It’s Friday question day. Today’s comes from reader Chester Carlson:
Glenn Close was new to movie making when filming "The Big Chill." Looking back, she laughs at her inexperience/naiveté. Such as when she told the director her character would never have chosen the china pattern on the plates etc. used in the big dinner scene.
Did you ever have a stage actor or actress bring too much stage technique to a TV set? Or maybe need to tell someone to tone down their Method? How did you handle it? Lawrence Kasdan was polite to Close while she was saying this. What would you do?
First off, I am not a big fan of method acting. You’re “acting”. You’re “playing” a part. The idea of having to “become” the character you are portraying in order to do it justice is fine unless the character is a hooker or serial killer. The “Method” ends when you have to actually turn tricks or shoot fifteen people. The “I was just doing research for my guest starring role on CSI: MIAMI” defense rarely spares the defendant the chair, even with a good review from Tom Shales.
I was directing a show once where a character had to clean something offstage. He asked me where exactly off stage? I walked to a spot and said, “Here. No, wait… here.” During the show he scrubbed the floor in that spot, seen by no one. And p.s., if it helped his performance you’d never know it. And his scrubbing skills weren’t so hot either.
I know I’m generalizing and there are exceptions but often times when actors apply the Method technique they take things and themselves so seriously in their quest for “the truth” that “funny” flies right out the window.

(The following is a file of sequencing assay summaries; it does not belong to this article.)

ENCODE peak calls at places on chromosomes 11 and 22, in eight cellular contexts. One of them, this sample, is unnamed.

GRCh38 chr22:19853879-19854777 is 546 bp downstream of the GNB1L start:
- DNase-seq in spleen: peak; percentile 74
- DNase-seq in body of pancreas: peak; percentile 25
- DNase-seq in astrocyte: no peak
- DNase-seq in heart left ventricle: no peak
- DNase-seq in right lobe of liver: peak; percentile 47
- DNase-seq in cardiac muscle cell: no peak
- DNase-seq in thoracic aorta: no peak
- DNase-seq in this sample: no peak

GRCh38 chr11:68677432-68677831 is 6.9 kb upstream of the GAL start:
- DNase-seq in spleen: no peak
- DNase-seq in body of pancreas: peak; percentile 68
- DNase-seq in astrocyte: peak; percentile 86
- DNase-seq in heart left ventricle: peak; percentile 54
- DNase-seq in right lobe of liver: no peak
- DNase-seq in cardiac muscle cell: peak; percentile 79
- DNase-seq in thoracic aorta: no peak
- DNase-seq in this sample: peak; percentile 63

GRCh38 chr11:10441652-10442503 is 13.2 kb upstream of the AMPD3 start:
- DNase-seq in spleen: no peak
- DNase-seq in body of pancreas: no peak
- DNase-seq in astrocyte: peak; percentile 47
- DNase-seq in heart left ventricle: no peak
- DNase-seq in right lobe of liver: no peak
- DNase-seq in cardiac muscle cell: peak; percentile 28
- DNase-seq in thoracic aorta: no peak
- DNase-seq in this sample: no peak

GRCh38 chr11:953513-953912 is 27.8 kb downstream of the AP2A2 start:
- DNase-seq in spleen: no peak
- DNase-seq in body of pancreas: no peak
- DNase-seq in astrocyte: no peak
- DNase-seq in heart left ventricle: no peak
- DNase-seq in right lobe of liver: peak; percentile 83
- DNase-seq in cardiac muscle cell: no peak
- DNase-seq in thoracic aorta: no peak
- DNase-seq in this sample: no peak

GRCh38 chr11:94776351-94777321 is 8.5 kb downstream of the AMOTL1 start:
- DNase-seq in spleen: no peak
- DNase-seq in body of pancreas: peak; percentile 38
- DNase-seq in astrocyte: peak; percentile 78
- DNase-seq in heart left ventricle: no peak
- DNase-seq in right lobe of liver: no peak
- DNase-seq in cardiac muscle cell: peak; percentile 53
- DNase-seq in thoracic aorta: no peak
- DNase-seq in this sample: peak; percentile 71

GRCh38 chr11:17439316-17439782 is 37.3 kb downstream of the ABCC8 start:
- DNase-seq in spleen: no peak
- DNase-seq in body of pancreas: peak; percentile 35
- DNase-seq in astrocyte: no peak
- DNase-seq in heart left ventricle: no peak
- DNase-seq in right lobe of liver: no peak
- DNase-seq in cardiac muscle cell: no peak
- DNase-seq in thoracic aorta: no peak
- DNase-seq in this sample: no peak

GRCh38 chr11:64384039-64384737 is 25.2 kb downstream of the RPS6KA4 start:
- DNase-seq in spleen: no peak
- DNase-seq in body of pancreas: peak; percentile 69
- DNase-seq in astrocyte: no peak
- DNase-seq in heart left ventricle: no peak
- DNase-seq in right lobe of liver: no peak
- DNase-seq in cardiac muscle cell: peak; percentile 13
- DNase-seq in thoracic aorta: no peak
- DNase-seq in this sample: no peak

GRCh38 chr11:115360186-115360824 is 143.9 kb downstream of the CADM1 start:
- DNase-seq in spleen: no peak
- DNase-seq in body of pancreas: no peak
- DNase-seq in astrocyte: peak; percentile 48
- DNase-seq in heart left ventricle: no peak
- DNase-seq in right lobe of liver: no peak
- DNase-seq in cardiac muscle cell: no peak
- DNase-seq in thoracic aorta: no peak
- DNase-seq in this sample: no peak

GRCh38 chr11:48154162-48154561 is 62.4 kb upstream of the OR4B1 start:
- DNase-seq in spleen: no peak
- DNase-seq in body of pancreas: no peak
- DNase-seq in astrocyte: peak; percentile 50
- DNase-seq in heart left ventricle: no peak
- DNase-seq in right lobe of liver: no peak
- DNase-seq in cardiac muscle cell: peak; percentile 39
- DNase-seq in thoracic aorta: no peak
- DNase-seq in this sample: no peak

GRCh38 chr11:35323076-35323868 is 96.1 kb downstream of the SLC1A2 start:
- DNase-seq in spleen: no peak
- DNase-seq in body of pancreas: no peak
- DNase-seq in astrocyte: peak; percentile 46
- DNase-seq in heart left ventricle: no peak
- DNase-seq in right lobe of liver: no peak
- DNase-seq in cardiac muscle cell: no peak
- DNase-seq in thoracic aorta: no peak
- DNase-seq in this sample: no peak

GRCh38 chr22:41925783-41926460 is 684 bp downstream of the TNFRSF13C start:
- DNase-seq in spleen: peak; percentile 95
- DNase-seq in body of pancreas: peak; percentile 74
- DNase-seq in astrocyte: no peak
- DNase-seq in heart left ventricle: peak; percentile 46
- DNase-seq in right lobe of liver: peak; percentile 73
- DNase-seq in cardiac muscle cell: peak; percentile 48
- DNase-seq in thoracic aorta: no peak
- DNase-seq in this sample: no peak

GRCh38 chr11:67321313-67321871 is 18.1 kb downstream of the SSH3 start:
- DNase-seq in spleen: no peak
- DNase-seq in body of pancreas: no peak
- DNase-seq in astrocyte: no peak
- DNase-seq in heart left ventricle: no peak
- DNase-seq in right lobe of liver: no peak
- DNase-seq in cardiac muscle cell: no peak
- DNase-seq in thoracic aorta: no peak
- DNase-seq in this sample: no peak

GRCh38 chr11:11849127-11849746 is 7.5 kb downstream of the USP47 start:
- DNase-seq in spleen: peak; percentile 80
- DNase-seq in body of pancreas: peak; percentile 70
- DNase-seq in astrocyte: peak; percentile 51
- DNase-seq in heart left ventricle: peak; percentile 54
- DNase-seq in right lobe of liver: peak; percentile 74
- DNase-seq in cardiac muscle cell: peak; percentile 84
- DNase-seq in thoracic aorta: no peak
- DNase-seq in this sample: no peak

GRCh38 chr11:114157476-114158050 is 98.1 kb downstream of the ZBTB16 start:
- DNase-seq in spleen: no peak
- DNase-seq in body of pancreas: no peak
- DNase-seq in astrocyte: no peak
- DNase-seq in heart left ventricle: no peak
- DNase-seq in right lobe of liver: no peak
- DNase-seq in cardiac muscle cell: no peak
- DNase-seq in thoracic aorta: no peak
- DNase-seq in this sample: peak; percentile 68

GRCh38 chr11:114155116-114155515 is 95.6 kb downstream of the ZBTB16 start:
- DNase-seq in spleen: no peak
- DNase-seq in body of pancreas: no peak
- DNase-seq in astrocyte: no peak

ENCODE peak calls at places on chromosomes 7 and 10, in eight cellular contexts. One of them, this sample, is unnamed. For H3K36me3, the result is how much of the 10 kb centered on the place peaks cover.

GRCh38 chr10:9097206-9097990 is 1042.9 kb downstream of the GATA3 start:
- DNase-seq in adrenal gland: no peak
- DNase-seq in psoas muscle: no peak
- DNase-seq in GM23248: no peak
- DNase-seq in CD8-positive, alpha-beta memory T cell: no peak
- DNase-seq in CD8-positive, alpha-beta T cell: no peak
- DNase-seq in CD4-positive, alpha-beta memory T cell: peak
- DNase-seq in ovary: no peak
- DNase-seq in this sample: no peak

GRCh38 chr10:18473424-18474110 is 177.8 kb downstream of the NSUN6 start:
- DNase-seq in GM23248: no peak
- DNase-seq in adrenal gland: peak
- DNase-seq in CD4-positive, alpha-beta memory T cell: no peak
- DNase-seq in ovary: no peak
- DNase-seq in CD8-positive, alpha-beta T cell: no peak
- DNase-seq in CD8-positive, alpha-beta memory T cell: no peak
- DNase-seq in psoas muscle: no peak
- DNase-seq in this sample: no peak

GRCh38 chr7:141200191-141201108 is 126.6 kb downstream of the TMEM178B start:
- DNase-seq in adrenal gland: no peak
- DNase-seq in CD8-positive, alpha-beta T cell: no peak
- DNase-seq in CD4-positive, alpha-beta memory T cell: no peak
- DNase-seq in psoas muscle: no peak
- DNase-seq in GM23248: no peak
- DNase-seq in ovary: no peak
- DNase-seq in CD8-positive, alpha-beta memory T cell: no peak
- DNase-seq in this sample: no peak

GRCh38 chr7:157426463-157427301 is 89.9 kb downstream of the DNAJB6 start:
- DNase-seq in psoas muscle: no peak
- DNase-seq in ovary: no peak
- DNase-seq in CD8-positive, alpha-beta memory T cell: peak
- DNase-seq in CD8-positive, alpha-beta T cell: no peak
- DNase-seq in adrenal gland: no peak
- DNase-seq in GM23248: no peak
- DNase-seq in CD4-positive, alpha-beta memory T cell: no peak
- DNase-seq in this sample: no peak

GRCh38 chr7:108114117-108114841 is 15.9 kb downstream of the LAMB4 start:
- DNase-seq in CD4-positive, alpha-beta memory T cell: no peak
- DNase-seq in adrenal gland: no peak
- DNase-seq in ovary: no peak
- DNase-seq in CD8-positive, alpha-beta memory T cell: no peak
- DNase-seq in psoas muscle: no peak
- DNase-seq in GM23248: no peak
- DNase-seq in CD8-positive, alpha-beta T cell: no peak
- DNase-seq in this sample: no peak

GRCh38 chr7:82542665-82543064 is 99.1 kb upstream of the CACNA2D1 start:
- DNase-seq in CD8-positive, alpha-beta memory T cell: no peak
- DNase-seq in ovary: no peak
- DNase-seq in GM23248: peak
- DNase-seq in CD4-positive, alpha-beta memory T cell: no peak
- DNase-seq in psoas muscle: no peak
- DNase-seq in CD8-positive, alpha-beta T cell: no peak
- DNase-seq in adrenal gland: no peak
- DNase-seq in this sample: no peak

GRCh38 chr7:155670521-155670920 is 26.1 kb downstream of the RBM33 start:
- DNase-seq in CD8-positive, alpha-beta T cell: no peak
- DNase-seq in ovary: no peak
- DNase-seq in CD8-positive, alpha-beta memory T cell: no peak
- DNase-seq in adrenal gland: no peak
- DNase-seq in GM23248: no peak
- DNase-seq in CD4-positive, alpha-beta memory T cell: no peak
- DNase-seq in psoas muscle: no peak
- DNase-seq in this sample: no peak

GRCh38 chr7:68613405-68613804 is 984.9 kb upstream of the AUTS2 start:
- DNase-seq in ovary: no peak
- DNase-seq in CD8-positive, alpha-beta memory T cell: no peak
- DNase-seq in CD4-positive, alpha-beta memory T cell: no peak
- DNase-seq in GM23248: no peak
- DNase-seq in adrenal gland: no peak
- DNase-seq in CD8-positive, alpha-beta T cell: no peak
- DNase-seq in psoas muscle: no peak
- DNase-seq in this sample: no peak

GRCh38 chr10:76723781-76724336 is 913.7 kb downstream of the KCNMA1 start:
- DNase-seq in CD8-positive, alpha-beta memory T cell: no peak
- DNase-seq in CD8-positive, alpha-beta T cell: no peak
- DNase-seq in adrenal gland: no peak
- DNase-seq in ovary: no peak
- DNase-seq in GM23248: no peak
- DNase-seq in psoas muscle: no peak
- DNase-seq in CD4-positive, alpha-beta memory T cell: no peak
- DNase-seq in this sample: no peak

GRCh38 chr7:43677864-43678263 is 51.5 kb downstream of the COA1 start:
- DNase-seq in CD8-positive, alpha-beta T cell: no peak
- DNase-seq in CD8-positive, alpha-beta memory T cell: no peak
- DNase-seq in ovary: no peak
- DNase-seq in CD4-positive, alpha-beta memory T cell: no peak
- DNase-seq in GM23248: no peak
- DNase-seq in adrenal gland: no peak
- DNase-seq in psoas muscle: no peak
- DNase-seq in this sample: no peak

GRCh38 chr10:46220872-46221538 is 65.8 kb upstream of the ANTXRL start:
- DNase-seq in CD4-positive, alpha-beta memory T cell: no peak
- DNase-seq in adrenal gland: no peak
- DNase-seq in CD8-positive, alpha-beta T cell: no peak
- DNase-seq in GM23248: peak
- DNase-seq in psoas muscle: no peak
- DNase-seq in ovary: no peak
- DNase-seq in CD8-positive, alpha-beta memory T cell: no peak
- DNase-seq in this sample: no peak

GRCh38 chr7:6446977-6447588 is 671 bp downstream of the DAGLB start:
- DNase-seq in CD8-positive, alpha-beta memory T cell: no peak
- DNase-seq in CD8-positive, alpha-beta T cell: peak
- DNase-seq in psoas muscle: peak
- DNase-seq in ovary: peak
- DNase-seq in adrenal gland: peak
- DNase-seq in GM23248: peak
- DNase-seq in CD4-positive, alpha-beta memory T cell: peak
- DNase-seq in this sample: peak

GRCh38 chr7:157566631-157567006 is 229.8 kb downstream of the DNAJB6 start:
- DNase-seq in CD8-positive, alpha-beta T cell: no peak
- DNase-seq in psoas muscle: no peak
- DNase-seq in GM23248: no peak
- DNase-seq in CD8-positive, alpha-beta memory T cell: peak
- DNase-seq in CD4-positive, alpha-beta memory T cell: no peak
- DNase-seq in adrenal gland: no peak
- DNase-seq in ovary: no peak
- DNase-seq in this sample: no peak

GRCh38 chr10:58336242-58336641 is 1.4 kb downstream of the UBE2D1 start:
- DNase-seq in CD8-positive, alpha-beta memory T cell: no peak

If I’m casting an actor and I see he’s had Method training I tend to beware. Obviously, if his audition is great I’m going to hire him even if his acting coach is Pia Zadora but if there are two equal candidates I would probably opt for the non-Method actor.
As a director it’s my job to get the best performance out of every cast member and have them all peak at once on show night. Each actor has his own approach. I need to embrace that and make each one feel comfortable. On stage, I encourage actors to employ whatever process works best for them, even if it’s Method. I might have to answer more questions, or allow an actor certain freedom to find moments or emotions but that’s what the director is there for. I see my job as being a big net. Actors are free to experiment because they know I’ll never let them fall. I’m always there to catch them.
I would have had long talks with Glenn Close over china patterns because that’s what she needed then. I would listen intently and take her concerns seriously. Then during a break I would go back to my trailer and blow my brains out.
My favorite definition of acting comes from that icon of the theater and silver screen, Benjamin Franklin who said, “The art of acting consists in keeping people from coughing.”
What’s your question?